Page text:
The BBC recently revealed that over 750 patients have suffered unnecessarily from preventable mistakes in England’s hospitals over the past four years – incidences deemed so serious they are described as ‘never events’ by the Department of Health.

‘Never events’ include people having operations on the wrong body part or surgical instruments being left inside them post operations. According to the report, there were 322 cases of foreign objects left inside patients, 214 cases of the surgery on the wrong body part, 73 cases of tubes used for feeding and medication being inserted into patients’ lungs and 58 cases of the wrong implants or prostheses being fitted.

Dr Mike Durkin, Director of Patient Safety for NHS England has conceded that the 750 ‘never events’ reported is too high. Other experts have pointed out there are actually hundreds of thousand other adverse events that aren’t published and a much wider problem exists.

The costs of these catastrophic mistakes are huge. Last year, there were 111 ‘never events’ in hospitals around the country, costing the tax payer £3.9 million, the equivalent of £35,000 for each incident.

This report follows recent high profile scandals involving Mid-Staffordshire hospital and widespread publication of the poor care received by patients on NHS wards up and down the UK. It is clear that the NHS needs to take major steps to address and eradicate incidences of incompetency that are affecting patients’ lives and resulting in hefty compensation claims.

It is critical that these organisations identify and address their risks – particularly their People Risks – by uncovering critical skills and knowledge gaps at all levels and addressing them using targeted interventions to improve performance and mitigate risks.

 

 

Could the NHS save itself from more scandal and spiralling negligence costs?

Mary Clarke, CEO, Cognisco

News that Mid Staffordshire NHS Foundation Trust will be put into administration after one of the worst scandals in recent years is another blow for the NHS. Health watchdog Monitor has appointed two special administrators who will start work to “safeguard the future of health services” at the NHS Foundation Trust. It was said that Mid Staffs, which was at the centre of a three-year public inquiry into “appalling standards” of care, was “neither clinically nor financially sustainable in its current form.”

This announcement follows a report last week from MPs which revealed that the NHS is facing a growing mountain of legal claims and has had to set aside £17.5 billion to pay compensation to thousands of people making clinical negligence claims. The number of claims has risen by 11 per cent in just one year, and MPs warned that the ‘inexorable rise’ may be spinning ‘out of control’.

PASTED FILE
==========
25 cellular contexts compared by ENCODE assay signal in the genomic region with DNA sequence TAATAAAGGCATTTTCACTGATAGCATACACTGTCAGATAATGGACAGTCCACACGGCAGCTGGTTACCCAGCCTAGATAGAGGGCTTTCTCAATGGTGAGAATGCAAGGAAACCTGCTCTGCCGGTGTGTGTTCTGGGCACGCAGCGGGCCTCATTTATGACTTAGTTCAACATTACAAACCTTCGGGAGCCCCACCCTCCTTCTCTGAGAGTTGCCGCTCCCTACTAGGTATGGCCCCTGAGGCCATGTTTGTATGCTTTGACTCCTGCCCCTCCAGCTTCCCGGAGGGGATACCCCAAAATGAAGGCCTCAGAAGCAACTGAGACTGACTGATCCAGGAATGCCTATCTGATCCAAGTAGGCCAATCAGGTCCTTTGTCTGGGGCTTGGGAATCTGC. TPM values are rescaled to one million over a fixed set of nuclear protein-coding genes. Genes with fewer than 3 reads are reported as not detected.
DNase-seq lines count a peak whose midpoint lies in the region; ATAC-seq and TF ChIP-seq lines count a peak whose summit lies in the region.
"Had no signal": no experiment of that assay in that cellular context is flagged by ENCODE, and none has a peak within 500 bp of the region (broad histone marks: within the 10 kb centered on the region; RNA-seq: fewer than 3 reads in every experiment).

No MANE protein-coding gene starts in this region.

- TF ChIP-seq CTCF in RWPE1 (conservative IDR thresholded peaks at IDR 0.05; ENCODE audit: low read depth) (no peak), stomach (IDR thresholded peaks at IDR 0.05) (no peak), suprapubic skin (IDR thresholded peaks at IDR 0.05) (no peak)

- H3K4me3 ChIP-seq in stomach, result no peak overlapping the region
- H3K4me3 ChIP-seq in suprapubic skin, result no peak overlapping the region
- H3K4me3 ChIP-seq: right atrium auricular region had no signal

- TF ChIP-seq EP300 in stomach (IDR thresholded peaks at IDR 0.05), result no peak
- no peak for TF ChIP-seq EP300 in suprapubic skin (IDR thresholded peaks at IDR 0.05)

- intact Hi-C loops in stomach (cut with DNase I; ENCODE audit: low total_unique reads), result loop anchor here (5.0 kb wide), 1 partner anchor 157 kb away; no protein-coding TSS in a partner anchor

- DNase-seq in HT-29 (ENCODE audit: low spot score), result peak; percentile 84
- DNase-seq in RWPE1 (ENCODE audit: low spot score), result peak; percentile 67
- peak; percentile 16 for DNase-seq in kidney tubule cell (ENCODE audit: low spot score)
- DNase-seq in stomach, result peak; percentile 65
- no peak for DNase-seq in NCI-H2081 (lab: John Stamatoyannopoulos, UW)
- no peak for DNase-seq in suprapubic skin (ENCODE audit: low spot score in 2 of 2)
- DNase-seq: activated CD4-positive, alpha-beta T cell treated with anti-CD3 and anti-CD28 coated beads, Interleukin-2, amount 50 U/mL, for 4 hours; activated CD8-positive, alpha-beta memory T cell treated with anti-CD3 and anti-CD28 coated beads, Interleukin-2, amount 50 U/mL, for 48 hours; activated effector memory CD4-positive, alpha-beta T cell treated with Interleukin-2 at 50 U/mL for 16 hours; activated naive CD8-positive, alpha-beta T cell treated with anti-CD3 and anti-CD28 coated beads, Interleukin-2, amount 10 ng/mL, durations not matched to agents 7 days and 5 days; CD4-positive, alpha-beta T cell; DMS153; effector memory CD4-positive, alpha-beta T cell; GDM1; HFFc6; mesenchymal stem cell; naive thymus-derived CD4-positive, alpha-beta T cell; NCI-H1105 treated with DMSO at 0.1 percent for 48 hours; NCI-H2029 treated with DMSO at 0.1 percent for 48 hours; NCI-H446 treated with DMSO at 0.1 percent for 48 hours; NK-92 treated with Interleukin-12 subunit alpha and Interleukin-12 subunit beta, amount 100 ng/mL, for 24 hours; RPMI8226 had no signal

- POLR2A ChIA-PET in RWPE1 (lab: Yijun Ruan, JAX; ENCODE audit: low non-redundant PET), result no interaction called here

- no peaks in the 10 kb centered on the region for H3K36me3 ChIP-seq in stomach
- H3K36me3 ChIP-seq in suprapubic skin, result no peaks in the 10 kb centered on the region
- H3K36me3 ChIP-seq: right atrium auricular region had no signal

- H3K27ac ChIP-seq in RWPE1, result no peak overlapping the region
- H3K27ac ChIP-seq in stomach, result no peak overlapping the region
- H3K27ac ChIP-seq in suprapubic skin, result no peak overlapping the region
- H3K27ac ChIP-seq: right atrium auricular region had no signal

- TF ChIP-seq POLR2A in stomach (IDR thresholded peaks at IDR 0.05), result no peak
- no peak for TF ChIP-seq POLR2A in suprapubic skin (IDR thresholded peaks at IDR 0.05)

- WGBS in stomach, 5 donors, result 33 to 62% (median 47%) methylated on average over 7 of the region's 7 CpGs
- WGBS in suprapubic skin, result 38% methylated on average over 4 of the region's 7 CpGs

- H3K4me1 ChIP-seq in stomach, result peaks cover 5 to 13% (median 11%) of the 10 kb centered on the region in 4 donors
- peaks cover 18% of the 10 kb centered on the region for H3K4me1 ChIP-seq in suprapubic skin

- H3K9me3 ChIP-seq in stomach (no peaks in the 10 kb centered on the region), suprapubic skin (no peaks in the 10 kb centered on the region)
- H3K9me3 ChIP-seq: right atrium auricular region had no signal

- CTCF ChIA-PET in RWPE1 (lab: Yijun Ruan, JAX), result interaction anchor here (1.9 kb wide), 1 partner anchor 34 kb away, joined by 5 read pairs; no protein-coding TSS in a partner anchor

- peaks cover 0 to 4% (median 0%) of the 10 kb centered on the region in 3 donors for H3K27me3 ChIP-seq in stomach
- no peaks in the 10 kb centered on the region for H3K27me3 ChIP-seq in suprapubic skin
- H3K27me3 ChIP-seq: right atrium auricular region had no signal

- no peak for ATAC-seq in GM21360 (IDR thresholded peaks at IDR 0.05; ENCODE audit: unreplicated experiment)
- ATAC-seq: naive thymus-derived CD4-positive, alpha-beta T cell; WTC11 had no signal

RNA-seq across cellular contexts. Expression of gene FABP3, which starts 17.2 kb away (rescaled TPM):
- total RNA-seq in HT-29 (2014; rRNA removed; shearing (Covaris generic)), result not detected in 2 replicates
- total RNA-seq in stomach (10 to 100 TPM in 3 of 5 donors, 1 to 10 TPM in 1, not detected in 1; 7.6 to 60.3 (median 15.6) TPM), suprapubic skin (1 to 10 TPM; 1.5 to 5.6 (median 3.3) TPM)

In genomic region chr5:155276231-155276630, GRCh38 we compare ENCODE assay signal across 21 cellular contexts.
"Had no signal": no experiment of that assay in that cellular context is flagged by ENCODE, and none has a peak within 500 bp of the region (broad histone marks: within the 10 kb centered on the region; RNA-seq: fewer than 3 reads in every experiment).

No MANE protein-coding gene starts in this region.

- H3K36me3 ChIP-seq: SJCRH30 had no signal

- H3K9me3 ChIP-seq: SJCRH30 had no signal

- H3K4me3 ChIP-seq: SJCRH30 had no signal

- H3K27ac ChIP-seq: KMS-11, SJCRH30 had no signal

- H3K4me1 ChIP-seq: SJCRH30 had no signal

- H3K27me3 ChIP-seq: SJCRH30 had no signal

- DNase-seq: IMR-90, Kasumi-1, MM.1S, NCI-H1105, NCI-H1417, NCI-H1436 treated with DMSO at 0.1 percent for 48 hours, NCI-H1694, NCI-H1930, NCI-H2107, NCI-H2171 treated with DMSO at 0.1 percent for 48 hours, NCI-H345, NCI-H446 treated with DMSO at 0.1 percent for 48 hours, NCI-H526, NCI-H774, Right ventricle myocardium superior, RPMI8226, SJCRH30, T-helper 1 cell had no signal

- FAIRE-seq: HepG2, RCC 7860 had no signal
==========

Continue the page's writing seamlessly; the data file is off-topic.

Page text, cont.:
At a time when the NHS faces severe funding issues, a significant increase in clinical negligence claims highlights the need for the NHS to reform its culture and approach to managing ‘People Risks’.  We all know that an organisation’s people can be its greatest asset or its biggest risk and we have seen all too clearly that medical blunders resulting from human errors can have devastating consequences – from minor injuries to deaths, as well as potentially leading to millions of pounds in compensation.

 

For the past three years we have worked with one of the UK’s largest NHS Trusts to help eliminate the risks of serious case incidents and deaths in Obstetrics. Last year, the NHS paid £400m in obstetrics damages. Improving patient care and eliminating the risk of serious case incidents or deaths is a priority for every NHS Trust and our project has made major progress in a specific area of risk through the introduction of a multidisciplinary assessment and training programme for midwives and clinical staff. We have shown how significant improvements can be obtained by measuring and correlating confidence with competence and then adapting existing interventions such as ‘Skills & Drills’ training to focus on the area of greatest need or risk, particularly where it relates to the behaviour of staff.

The programme used occupational psychologists to help improve the performance of clinical teams when handling emergency situations. It also benefitted patient care and, since the programme was initiated, there has been a reduction in serious incidents. Ensuring that midwives and obstetricians are competent in the handling of complex cases and emergencies is a top priority for all NHS Trusts.

 

The reports on Mid Staffordshire should be a call to action for the NHS. As Robert Francis QC and Inquiry Chairman at Mid Staffs said, “the extent of the failure of the system shown in this report suggests that a fundamental cultural change is needed. This does not require a root and branch reorganisation – the system has had many of those – but it requires changes which can largely be implemented within the system that has now been created by the new reforms”.

We now need prompt action to mitigate People Risk if we are to improve the NHS’s reputation.  At the same time we need to integrate the essential shared values of a common culture into the education, training and support of the key contributors to the provision of healthcare if we are to change behaviour. After all, it is far more effective to learn than to punish if we are to create a sense of collective responsibility for ensuring quality health care is delivered.